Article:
Freeze and split panes in Excel

Microsoft Office is one of the more popular programs, often found on systems regardless of the OS. For businesses one of the more useful Office programs is Excel. Excel has a near infinite number of uses. One problem with Excel is that it almost does too much, and some spreadsheets can become unwieldy. There are a few things you can do, however, to make entering and referencing data a bit easier.

Here’s how you can easily keep track of your place in spreadsheets through the use of freezing and splitting panes.

Freezing panes
Freezing panes is often used when you want to keep a number of specific rows or columns in view whenever you scroll up/down/sideways. This often makes it easier to see important data without having to scroll up/down constantly.

You can freeze both rows and columns by:

  1. Selecting the row/column below/beside the field you want to freeze, e.g., if you want to freeze rows A1-3, select A4. You can select the row/column by clicking on the row indicator on the side.
  2. Clicking the View tab and pressing the arrow beside Freeze Panes which is located in the Window group.
  3. Select either:
    1. Freeze Top Row - This will freeze the first row.
    2. Freeze First Column – This will freeze the first column.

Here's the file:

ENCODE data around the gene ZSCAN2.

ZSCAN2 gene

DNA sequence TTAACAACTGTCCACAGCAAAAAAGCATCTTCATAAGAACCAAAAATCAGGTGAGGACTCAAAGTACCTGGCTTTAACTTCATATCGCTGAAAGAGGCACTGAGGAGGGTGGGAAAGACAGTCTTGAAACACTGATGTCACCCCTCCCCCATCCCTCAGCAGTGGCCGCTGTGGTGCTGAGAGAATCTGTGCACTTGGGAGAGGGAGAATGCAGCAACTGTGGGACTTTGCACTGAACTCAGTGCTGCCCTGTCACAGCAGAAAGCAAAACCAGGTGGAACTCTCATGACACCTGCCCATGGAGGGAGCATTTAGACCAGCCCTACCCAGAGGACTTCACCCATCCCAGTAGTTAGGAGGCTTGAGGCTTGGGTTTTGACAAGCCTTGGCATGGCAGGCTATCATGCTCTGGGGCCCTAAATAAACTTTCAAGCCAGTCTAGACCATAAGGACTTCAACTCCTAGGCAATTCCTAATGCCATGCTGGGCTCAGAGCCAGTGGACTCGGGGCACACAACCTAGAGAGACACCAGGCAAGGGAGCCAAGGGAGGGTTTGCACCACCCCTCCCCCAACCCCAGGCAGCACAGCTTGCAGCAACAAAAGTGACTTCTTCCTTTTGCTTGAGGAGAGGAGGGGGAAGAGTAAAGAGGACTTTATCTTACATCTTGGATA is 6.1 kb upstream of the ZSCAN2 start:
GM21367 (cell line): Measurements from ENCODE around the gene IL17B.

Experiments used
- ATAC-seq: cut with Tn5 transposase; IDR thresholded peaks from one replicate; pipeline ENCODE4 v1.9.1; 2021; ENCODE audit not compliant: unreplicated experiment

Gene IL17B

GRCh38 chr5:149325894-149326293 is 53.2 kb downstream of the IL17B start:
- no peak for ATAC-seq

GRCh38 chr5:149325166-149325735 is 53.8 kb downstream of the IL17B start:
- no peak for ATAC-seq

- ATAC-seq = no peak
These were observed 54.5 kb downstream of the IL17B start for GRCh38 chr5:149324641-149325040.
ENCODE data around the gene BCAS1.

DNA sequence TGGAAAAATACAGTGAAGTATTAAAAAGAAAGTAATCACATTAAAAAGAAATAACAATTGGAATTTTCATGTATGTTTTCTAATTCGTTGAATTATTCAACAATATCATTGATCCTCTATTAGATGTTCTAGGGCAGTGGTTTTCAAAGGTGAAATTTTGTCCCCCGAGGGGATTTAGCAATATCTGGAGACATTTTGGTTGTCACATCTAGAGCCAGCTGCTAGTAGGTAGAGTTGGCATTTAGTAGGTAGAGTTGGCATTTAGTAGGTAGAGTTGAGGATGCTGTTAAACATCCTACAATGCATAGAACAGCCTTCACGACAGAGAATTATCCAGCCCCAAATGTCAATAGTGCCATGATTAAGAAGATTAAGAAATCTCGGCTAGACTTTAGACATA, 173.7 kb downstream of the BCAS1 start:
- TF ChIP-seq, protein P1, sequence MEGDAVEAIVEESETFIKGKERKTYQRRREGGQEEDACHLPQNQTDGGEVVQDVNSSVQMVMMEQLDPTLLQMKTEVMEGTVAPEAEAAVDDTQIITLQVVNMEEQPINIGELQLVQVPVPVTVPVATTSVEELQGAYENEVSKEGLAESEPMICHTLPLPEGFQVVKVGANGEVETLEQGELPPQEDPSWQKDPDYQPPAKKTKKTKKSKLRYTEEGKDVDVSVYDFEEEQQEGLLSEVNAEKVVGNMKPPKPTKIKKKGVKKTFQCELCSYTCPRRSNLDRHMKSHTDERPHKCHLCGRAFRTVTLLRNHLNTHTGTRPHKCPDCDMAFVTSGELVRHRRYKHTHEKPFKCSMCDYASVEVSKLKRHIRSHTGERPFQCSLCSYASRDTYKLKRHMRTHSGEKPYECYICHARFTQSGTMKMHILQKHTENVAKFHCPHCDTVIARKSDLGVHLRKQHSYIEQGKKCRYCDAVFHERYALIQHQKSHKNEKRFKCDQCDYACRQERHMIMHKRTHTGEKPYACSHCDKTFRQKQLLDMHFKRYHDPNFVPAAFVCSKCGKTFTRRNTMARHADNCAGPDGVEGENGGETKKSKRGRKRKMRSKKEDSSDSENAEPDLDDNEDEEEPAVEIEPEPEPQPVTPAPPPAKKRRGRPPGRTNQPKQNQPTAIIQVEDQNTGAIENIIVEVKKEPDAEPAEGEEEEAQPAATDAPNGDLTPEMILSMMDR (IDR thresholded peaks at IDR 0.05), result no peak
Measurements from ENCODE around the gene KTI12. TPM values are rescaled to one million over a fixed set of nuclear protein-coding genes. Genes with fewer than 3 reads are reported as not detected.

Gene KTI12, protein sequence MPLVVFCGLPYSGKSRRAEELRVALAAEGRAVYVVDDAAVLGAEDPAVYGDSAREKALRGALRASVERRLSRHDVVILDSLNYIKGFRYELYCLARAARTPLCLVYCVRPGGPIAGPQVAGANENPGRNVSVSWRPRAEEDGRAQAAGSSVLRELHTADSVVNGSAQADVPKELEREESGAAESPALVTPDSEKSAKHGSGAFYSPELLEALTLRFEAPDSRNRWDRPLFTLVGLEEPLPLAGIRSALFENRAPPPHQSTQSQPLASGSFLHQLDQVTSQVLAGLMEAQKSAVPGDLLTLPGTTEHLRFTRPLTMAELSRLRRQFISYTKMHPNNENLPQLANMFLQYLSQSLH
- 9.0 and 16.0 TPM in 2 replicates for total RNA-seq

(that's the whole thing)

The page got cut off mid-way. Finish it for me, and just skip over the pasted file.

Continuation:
3. Freeze Panes - This will freeze the selected columns and rows.

After you’ve frozen panes, you will notice that the Freeze Panes option has been changed to Unfreeze Panes. Pressing this will unfreeze the rows or columns you have previously frozen. The only issue with this is that you can only freeze rows or columns on the outer edge of the workbook, you cannot freeze panes in the middle of the workbook.

Splitting panes
If you need to work in the middle of a large spreadsheet, while still looking at existing information in the same sheet, you can split panes. Splitting panes will allow you to scroll in a selected area, while the rest of the worksheet will be frozen.

You can split panes by:

  1. Mousing over the split box which is located above the vertical scroll bar on the right side of the screen. It’s a little grey box just above the upward pointing black arrow.
  2. Clicking and dragging the bar over to where you want the split to start. e.g., if you want the split to happen at C23, drag the split box to C23.

This will create a vertical split. If you want to create a horizontal split pane, you can drag the split bar located beside the horizontal scrollbar – located in the bottom right beside the right-hand facing black arrow – to the area you would like to split.

By either splitting or freezing panes, you can easily keep track of important cells while navigating to other parts of your spreadsheet. You should be aware however, that you can’t split and freeze panes at the same time. If you have split a pane, and then click on Freeze Panes, Excel will turn off the split pane, and freeze all rows and columns above and to the left of the start of the split pane.

If you would like to learn more about how Excel and Microsoft’s other products can help you and your employees, please contact us, we can help.

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